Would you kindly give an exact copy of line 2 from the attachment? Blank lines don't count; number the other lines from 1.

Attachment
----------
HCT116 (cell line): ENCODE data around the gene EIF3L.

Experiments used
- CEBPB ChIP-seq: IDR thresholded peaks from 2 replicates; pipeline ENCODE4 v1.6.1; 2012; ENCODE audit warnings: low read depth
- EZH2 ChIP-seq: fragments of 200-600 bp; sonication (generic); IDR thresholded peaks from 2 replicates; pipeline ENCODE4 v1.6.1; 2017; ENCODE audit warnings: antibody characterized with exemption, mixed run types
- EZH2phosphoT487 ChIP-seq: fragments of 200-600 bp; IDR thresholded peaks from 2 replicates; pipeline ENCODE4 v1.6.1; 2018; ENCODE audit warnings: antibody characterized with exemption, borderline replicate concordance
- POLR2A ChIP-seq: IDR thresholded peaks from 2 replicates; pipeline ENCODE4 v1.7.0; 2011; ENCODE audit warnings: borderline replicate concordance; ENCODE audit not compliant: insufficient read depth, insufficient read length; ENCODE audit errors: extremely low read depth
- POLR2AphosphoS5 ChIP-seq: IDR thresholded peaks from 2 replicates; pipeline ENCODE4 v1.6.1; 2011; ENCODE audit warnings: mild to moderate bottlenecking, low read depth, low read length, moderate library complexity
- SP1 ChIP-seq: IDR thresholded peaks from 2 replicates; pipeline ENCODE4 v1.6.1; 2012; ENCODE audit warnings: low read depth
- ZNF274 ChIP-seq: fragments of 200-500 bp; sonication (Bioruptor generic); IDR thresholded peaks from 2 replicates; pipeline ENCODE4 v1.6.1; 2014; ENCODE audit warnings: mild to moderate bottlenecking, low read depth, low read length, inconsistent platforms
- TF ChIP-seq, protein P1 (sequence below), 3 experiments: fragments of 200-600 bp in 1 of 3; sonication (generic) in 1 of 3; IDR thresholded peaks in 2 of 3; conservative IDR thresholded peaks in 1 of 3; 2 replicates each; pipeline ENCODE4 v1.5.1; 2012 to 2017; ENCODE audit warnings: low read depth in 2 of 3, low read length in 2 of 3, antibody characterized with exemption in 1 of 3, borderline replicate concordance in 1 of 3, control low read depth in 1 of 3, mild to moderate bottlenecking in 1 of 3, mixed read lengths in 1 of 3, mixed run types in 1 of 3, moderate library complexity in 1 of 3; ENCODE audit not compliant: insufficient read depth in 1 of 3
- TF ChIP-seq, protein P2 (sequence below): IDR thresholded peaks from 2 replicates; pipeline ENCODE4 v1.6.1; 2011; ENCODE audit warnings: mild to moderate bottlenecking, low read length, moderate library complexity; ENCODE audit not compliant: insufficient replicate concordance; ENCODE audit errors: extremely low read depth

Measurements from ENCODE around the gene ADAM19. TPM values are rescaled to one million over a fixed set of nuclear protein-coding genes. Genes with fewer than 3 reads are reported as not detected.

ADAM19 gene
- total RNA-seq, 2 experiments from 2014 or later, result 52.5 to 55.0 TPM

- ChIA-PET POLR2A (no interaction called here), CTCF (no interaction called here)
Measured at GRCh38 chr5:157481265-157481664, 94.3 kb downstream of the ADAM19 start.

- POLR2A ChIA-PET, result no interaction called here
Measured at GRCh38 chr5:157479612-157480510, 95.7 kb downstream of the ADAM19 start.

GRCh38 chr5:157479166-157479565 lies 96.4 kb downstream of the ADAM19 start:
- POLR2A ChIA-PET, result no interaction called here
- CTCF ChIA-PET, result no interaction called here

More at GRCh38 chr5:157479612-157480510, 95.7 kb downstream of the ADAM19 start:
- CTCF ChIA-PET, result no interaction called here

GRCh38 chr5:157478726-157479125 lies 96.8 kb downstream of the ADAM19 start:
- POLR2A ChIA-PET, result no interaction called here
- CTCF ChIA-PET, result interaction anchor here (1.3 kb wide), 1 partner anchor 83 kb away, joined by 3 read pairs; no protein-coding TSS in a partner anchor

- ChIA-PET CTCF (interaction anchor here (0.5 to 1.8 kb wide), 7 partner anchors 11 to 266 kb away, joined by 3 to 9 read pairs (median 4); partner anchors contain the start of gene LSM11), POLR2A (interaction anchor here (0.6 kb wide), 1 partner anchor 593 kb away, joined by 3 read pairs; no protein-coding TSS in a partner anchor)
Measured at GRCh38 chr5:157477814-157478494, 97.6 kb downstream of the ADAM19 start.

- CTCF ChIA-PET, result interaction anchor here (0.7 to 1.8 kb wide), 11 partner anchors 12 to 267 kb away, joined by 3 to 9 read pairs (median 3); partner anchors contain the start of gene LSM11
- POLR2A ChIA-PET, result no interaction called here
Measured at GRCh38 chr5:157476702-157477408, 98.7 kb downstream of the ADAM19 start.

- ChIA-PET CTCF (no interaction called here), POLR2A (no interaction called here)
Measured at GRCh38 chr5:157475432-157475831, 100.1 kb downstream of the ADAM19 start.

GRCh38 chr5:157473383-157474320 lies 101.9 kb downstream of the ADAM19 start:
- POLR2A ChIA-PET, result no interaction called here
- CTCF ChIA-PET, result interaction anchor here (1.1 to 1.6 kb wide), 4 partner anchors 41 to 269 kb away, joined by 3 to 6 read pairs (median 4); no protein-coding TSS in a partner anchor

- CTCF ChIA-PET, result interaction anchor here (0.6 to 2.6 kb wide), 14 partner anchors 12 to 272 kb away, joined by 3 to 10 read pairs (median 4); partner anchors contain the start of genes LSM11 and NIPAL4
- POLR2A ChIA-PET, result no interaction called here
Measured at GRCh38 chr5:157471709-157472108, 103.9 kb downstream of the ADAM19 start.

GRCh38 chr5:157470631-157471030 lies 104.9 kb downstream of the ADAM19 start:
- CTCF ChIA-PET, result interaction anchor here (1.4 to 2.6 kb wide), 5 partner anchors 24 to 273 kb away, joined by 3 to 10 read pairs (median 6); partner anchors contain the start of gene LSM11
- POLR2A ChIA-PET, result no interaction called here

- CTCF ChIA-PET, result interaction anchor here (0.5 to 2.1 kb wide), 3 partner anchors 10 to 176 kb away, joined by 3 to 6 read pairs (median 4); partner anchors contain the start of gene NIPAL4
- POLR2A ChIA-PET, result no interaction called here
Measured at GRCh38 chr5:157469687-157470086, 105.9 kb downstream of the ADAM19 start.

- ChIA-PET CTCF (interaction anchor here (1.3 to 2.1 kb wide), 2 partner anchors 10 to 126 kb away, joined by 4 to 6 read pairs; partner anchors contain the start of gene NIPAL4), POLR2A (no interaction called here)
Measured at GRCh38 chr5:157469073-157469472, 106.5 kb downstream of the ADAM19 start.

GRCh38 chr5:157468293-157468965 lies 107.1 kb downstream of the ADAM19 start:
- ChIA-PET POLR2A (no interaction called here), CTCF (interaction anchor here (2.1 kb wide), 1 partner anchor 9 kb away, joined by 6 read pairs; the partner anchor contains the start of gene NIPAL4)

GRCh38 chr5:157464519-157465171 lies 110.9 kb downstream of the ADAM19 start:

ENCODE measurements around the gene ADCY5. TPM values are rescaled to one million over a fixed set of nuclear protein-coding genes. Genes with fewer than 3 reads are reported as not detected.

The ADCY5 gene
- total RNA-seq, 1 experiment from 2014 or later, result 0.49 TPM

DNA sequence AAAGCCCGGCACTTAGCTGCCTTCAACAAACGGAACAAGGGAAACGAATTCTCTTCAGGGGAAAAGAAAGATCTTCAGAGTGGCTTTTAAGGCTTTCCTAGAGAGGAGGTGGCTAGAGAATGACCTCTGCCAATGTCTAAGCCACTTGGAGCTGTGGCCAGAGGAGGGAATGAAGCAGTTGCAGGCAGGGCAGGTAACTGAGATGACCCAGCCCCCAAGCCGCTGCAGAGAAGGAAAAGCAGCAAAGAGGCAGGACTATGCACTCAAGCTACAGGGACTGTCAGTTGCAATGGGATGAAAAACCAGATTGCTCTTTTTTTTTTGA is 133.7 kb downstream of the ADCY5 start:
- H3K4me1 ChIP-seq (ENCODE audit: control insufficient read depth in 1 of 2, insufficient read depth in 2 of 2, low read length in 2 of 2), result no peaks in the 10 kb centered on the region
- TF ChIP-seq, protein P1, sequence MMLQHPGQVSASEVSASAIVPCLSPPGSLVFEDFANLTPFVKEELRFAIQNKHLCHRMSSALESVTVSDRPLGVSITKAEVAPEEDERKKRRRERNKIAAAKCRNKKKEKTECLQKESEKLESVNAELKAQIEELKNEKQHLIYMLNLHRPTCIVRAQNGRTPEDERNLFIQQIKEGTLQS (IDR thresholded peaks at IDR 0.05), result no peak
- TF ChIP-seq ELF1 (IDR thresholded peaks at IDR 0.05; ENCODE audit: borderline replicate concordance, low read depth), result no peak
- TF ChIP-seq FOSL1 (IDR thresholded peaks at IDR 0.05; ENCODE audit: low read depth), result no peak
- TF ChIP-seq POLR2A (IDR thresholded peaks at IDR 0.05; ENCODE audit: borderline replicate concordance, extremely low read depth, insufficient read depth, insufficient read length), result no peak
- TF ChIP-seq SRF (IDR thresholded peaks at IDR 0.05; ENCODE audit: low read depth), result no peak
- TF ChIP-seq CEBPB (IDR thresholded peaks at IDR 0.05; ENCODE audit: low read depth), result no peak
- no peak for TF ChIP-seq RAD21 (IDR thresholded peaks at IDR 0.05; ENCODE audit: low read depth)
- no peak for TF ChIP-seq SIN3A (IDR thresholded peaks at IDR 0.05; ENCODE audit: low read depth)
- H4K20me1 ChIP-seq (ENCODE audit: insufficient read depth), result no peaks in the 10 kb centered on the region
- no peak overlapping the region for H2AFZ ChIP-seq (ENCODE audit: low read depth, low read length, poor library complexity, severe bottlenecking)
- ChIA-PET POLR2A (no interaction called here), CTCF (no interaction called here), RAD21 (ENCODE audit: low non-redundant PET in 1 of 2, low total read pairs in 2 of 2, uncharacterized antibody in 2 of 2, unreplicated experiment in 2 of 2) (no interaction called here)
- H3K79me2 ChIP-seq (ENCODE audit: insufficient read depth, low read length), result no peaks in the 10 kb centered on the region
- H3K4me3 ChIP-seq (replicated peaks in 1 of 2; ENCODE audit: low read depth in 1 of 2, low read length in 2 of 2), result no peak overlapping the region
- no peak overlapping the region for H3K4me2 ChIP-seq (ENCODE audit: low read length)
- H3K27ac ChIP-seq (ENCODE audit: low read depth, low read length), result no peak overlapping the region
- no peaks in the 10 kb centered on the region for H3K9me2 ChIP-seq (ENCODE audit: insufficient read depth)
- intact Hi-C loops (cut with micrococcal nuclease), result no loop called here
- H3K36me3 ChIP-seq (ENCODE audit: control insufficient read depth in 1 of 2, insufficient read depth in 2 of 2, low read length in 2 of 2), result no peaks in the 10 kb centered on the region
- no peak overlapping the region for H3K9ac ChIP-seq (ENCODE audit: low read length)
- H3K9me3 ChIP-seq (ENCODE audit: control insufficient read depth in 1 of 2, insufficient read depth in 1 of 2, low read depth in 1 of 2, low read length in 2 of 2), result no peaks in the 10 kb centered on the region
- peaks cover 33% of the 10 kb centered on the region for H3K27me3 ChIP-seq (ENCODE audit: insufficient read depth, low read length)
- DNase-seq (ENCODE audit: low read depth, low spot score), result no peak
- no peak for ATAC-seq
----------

Experiments used